The missing booksellers case may involve “state secrets,” pro-establishment lawmaker Paul Tse Wai-chun said, after speaking on the RTHK programme City Forum on Sunday.

One of the five booksellers, Lam Wing-kee, held a surprise press conference last Thursday. He claimed that he was arrested in Shenzhen in October last year and detained and ill-treated by a “special unit” separate from official mainland police.

“It may be related to not just publishing or sending books, but there may be state secrets being leaked through suspicious routes and the relevant law enforcement authorities may want to see how it came out. There may be also some fighting between the two factions,” said Tse. He said that this was a conclusion made according to his own common sense.

lam wing-kee
Lam Wing-kee. Photo: Gene Lin/HKFP.

“I just want to stress that this is the biggest danger that ‘One Country, Two Systems’ has faced up until now. Hongkongers’ bottom line for freedom is being challenged, this government should view this with great importance…,” said Tse. He also urged the government to establish notification mechanisms between the mainland and Hong Kong that it may have in its plans as soon as possible.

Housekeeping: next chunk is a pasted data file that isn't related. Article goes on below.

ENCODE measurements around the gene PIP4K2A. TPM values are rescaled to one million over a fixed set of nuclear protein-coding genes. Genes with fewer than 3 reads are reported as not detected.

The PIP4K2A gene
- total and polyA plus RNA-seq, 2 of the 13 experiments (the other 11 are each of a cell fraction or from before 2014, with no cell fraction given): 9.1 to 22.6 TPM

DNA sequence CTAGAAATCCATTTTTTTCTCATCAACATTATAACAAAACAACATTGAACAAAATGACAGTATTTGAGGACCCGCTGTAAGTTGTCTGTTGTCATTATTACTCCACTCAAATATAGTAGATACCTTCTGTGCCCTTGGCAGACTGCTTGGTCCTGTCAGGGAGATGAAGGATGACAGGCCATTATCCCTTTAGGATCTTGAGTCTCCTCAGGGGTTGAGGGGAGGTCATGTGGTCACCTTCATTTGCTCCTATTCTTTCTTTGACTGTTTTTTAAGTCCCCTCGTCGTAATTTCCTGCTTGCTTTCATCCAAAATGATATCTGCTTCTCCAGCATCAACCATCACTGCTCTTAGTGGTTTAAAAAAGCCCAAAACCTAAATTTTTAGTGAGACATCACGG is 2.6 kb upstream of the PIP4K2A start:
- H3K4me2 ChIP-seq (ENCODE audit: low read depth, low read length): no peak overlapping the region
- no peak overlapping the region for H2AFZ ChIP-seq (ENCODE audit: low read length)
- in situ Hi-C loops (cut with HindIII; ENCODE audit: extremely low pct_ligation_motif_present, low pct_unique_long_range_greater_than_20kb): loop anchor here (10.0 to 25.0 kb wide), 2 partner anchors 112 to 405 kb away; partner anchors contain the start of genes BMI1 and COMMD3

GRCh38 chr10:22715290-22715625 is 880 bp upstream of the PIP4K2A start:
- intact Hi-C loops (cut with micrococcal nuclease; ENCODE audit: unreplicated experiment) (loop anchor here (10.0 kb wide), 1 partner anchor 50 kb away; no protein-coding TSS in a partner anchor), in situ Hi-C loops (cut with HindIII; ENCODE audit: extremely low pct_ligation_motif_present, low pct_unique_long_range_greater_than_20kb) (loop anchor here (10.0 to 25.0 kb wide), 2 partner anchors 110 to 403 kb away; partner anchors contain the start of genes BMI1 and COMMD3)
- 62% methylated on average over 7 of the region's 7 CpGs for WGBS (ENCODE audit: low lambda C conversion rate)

Paul Tse Wai-chun
Paul Tse Wai-chun. Photo: RTHK Screencap.

“I have not yet seen a very obvious or intentional breach of ‘One Country, Two Systems’ [in terms of] mainland authorities enforcing law in Hong Kong,” said Tse during City Forum. He also added that if there were mainland officers accompanying Lam to Hong Kong, if Lam was not arrested or locked up, it did not constitute mainland law enforcement in Hong Kong.

He said that he was against cross-border law enforcement but it was difficult to judge what happened because everybody had their own version of the story.

lam wing-kee protest
Protest in support of Lam Wing-kee. Photo: Kris Cheng/HKFP.

Lam has faced a backlash after his press conference last Thursday, with colleagues saying that he was lying. Pro-establishment figures have said that Lam’s account was not the full story, while pro-democracy figures said that Lam’s experience show a violation of “One Country, Two Systems” and that Lam should be protected. Over the weekend, protesters also marched in support of Lam.

Chantal Yuen is a Hong Kong journalist interested in issues dealing with religion and immigration. She majored in German and minored in Middle Eastern studies at Princeton University.